Wednesday, 3 August 2011

When we're cleaning windows...


Thank you for all your lovely messages regarding The Girl. Still just peachy and easy going. Hope it stays that way! 

In a feat of extraordinary organisational ability (for me, anyway), Monday turned out to be quite a productive day. My biggest fear was that being alone all day with two small children, my relatively new-found and quite fragile grasp of routine housekeeping would fall apart completely. Whilst the influx of new 'stuff' that comes with a new person has left us space challenged once again; the untidiness isn't catastrophic.

The windows at the back of the house have required cleaning for a while and Monday was a gloriously sizzling day. Whilst The Girl slept, The Boy and I knuckled down to righting the wrongs inflicted on our windows over the year (yes, a whole year since I last tackled them, slovenly I know) by salt and dust laden wind and rain, sticky fingers, kitty paws and more recently, wax crayon doodles.



The last time I tried to clean them I used a generous dose of Ecover washing up liquid and a terry nappy to wash the worst off, followed by a vinegar and newspaper buff. Unfortunately the dish soap had no effect whatsoever on the salt deposits and I gave up and just left them at that. Turns out the secret to clear unsalted windows is a tiny amount of Ecover (less than a teaspoon in a few litres of water) with a good slug of vinegar added at the washing stage. This even, with a little bit more elbow grease, got rid of the wax crayon doodles that I had expected would need to be scraped off.



If you can enlist a willing toddler to do most of the hard washing work for you, and just rewipe any bits that they miss, so much the better - though perhaps reserve their slightly sloppy efforts to the outside of the windows, unless you want a soaked carpet. I have been trying to get The Boy to take responsibility for the messes he has a hand in creating; and whilst it can be a running battle to get him to pick toys up or tidy away his laundry, he will engage happily in any household task that involves bubbles.

After washing down the windows thoroughly, a generous spraying with a 50/50 cooled boiled water/vinegar mix (we have very hard water around here, hence the boiling), buffed vigorously with crumpled sheets of newspaper, left them gleaming:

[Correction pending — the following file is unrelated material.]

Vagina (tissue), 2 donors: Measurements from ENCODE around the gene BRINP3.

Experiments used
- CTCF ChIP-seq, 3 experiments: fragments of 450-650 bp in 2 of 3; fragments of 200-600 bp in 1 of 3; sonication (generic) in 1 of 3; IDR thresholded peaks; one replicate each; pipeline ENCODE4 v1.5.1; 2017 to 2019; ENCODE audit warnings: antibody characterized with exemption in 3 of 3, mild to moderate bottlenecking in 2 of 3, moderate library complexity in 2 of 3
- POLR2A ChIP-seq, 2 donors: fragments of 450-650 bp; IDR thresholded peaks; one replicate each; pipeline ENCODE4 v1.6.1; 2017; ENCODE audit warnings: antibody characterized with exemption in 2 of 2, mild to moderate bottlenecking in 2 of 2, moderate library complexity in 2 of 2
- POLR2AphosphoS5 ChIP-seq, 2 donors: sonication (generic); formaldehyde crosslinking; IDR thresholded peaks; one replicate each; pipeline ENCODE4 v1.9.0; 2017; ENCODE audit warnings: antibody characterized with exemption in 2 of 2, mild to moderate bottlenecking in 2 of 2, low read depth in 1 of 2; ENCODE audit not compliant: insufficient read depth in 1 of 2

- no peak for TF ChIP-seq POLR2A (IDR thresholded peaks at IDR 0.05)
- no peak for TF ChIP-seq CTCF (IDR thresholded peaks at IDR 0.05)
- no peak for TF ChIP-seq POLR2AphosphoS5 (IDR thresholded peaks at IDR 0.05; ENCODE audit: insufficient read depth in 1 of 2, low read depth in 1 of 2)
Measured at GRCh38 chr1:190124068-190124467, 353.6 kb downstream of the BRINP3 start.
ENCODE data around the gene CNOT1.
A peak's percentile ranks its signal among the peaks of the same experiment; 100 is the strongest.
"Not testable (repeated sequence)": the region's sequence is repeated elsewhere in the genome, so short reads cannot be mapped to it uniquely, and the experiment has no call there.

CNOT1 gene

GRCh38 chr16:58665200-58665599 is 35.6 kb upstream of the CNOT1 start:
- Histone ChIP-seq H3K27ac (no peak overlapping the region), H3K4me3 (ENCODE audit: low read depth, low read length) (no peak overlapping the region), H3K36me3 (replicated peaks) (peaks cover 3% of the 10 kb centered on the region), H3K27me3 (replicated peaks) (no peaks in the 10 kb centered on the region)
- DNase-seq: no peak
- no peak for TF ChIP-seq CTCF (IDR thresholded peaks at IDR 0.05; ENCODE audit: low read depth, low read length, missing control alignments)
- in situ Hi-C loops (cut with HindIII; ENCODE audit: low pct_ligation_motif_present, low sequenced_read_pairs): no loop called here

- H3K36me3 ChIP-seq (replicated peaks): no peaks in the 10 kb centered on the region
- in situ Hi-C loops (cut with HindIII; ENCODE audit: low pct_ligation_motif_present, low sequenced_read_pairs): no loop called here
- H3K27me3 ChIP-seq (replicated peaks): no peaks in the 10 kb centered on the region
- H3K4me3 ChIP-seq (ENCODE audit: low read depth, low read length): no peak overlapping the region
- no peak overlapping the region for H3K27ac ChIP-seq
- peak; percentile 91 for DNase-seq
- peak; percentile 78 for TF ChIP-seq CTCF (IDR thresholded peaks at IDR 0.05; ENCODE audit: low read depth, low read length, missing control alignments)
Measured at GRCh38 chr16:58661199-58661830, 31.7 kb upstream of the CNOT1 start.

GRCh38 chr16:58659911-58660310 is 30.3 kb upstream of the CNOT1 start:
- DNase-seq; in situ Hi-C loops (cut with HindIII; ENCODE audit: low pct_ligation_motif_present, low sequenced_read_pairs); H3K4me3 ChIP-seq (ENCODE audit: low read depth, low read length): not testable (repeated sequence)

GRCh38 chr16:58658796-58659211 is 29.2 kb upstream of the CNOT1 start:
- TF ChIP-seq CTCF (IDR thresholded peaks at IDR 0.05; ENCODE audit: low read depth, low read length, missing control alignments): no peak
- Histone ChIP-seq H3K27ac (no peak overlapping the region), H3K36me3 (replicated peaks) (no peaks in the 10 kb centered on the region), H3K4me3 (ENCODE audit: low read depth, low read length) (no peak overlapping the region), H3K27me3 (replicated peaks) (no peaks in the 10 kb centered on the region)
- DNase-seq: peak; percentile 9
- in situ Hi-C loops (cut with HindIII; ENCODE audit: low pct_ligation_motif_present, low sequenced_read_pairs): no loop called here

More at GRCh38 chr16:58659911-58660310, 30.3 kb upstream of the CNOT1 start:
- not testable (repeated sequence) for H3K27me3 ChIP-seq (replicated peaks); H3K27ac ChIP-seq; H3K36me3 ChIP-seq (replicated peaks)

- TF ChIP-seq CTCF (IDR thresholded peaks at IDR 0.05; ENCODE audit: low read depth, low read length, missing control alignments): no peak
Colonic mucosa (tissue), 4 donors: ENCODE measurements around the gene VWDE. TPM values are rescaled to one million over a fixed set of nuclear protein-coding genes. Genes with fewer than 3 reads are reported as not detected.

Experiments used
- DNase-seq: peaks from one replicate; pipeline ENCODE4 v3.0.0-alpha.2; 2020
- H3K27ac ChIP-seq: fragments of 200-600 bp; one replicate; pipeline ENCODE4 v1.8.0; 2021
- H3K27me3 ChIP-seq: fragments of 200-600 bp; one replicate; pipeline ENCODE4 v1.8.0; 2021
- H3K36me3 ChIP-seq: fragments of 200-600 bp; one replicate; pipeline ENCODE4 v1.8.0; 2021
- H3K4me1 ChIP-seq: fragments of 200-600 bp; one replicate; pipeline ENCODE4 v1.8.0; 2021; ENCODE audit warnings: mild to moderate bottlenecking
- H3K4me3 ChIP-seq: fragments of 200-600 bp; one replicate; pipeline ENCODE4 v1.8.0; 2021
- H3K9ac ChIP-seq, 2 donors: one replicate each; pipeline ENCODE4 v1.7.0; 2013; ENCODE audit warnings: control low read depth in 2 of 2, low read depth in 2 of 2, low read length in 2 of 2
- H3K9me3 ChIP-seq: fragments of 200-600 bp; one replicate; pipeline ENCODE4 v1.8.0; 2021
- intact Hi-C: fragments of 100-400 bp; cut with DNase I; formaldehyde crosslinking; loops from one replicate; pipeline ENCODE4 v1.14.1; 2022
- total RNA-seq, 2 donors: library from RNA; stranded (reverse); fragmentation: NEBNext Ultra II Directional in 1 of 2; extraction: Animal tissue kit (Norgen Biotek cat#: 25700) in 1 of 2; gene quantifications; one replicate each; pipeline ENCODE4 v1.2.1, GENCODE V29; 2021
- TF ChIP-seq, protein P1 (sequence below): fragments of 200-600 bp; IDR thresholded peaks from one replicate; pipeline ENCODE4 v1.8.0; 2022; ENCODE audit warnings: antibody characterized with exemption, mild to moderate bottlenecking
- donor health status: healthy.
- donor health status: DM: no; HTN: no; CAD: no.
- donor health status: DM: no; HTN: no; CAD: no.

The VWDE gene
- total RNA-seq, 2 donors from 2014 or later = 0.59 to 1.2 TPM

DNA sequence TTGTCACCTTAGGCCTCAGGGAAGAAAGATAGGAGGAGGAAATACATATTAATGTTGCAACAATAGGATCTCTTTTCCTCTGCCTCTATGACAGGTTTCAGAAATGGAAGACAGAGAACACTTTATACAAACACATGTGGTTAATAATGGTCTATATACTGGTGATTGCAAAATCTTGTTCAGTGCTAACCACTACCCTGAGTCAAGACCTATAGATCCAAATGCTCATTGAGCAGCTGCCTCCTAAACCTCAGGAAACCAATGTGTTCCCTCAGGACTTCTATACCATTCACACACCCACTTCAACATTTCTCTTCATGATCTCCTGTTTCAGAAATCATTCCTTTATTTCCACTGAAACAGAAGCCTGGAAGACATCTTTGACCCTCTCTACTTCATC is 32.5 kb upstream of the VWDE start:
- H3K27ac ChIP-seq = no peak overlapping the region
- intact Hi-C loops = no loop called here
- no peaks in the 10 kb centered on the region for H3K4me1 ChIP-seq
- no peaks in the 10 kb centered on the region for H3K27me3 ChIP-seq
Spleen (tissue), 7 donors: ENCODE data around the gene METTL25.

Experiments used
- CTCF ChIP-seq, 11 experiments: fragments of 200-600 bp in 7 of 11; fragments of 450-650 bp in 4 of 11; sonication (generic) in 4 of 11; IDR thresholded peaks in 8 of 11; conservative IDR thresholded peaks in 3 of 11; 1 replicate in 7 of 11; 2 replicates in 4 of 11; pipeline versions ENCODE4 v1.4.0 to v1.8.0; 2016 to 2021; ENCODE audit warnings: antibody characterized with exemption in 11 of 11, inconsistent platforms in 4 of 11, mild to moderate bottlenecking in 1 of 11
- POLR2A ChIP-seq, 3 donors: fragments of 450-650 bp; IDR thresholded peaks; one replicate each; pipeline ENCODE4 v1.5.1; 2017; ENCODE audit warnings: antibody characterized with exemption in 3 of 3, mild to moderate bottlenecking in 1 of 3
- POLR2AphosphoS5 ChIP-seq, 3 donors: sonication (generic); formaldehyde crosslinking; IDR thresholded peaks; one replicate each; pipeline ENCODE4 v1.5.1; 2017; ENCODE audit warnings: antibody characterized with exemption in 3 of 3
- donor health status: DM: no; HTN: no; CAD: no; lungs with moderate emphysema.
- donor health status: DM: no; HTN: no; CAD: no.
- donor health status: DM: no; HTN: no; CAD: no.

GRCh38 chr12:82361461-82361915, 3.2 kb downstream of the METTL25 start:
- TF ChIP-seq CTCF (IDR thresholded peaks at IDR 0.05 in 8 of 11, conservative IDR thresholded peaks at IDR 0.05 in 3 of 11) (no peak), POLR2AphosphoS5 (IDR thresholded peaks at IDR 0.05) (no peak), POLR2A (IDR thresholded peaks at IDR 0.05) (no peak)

The ink from the newspaper did run and smudge on the plastic window frames, but it was nothing that a damp cloth and the vinegar solution couldn't remove.

We spend around £25 on cleaning 'ingredients' every year, excluding the laundry - about £14 of which buys a five litre bottle of washing up liquid (the current one has done a solid 18 months and is just running out), the remainder going on soda crystals (which also go in with the laundry), bar soap (any hard soap will do), bicarbonate of soda, citric acid, vinegar and a bottle of thin bleach (used very sparingly it lasts a few years), along with the odd replacement scrubbing brush/broom head. All of the cloths are re-purposed from old socks, t-shirts and terry nappies.These simple ingredients, used in the right way, allow even lazy me to make things sparkle with relatively little effort. Also, if you are smearing your windows with expensive chemical laden commercial cleaners that carry a room ventilation warning, toddler labour is something you just can't engage, another great reason to invest in a few cheaper, greener cleaning basics...

How do you clean your house?





4 comments:

  1. Hi, I've been reading your blog via Simple Green and Frugal and just had to say what a wonderful, clean and sparkling window. It has spurred me on to have a 'go' at ours, which have not been cleaned for - um - a long while!
    Enjoy your family.
    Love from Mum
    xx

    ReplyDelete
  2. Thank you for coming by Mum. I never realized how depressing the grotty windows were - the view of the garden is very cheering now. Just got to summon the energy to do the rest of the house!

    ReplyDelete
  3. Window cleaning is ideally done on cloudy days, when the sun is hiding and won't cause the windows to dry quickly. When this happens, it usually leaves behind unsightly streaks. The windows therefore have to dry naturally and gradually.

    Windows Newton MA

    ReplyDelete
  4. I'm happy that your windows have a lively view now. How often do you clean them? Vinegar and soap may be good window cleaners, but they may not be as effective as specialized window cleaning solutions. If you want to finish your work first, then you may want to try them out.

    Sandra Ludwig

    ReplyDelete

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